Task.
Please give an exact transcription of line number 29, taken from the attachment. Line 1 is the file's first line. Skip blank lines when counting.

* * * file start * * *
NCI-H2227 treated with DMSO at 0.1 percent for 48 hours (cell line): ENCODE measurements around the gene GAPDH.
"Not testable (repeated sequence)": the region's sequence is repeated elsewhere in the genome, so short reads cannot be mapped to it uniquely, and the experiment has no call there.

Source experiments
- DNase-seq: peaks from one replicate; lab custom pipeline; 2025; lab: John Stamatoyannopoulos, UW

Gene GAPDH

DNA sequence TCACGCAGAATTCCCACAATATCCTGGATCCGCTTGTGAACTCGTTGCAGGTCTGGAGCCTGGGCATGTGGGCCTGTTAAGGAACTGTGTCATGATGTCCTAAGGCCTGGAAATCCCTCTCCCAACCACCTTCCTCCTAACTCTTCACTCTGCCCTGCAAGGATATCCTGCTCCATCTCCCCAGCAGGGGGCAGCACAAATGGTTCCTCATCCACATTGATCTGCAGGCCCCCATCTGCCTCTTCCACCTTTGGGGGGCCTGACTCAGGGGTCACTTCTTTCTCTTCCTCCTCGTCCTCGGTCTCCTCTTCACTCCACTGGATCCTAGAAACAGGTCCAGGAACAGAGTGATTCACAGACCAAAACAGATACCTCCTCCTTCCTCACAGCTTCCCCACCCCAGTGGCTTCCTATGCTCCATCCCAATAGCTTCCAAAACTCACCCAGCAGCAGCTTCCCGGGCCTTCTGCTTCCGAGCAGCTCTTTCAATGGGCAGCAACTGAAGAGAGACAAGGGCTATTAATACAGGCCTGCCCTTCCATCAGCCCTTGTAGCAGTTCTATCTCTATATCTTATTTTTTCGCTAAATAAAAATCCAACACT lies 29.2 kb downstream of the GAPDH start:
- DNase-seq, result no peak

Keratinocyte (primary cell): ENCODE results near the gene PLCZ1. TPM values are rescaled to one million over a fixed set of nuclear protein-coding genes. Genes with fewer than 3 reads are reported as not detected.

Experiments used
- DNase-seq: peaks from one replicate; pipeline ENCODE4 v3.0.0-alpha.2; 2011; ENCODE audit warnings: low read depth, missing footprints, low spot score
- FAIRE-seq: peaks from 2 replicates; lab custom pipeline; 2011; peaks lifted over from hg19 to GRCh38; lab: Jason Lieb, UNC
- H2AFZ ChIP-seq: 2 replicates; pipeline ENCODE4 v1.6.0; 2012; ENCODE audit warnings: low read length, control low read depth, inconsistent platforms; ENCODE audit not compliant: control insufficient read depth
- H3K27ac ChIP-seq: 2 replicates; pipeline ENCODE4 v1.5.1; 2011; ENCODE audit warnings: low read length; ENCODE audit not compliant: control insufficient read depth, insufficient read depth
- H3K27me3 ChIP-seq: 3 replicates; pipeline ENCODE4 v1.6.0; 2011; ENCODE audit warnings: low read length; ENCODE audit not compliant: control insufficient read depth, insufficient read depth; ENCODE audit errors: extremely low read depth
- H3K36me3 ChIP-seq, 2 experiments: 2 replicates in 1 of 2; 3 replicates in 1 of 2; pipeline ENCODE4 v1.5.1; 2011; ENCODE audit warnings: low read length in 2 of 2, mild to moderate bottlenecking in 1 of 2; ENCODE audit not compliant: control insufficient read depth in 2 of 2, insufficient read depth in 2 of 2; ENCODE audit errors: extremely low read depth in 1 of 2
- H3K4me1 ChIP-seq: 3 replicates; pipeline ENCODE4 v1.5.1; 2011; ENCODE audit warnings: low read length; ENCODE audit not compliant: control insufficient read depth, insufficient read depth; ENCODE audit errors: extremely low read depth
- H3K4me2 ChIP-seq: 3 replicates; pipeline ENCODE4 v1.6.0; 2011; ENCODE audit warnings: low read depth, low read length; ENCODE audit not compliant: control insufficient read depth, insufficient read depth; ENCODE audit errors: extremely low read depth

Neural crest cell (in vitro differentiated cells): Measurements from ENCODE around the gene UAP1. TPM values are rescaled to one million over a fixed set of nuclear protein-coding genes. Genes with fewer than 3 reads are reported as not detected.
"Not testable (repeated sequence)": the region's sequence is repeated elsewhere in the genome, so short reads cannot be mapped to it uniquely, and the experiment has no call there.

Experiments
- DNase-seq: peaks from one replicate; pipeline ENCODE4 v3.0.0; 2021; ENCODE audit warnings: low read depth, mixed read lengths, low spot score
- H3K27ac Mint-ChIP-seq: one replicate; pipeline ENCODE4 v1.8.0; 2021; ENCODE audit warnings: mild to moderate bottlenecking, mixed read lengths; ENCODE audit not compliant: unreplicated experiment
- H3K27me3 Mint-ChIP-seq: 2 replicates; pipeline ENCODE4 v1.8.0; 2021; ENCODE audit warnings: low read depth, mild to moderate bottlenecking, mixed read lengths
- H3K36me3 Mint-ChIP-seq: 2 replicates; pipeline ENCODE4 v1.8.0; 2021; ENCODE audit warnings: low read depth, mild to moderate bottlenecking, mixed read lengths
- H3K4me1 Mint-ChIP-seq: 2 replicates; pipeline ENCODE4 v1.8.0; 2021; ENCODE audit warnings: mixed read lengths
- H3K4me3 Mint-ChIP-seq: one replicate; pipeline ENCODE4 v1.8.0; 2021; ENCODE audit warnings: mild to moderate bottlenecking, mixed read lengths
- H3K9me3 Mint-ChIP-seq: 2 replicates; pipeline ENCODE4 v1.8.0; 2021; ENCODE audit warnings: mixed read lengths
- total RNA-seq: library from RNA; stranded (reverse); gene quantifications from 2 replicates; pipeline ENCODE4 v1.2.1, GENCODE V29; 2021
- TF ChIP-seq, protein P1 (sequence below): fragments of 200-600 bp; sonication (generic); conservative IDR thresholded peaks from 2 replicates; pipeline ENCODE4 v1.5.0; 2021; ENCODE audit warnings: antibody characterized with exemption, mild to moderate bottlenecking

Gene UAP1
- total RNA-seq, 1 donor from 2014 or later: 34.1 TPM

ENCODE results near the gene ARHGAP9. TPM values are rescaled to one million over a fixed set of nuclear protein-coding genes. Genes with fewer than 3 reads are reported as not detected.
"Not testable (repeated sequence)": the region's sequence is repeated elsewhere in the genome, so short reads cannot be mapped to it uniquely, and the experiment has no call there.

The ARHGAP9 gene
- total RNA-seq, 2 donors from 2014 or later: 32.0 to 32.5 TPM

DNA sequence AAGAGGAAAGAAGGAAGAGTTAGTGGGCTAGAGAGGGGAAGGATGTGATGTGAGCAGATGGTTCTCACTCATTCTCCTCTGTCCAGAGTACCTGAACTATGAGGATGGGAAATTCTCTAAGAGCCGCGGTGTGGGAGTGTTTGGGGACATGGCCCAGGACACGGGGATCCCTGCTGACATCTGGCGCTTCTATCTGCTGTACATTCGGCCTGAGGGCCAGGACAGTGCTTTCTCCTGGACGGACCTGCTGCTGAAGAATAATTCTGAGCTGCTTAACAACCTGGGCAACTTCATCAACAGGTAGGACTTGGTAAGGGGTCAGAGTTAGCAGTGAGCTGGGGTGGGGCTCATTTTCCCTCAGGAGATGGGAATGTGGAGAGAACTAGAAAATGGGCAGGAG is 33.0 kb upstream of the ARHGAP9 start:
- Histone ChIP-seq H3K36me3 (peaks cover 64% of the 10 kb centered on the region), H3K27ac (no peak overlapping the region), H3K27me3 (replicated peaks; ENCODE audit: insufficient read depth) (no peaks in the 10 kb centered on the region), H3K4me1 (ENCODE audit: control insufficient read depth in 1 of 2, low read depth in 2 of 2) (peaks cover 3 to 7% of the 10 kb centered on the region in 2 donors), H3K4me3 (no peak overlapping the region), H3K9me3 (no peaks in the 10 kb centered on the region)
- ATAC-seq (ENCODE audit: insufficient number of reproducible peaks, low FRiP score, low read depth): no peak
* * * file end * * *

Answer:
- TF ChIP-seq, protein P1 (sequence below): fragments of 200-600 bp; sonication (generic); conservative IDR thresholded peaks from 2 replicates; pipeline ENCODE4 v1.5.0; 2021; ENCODE audit warnings: antibody characterized with exemption, mild to moderate bottlenecking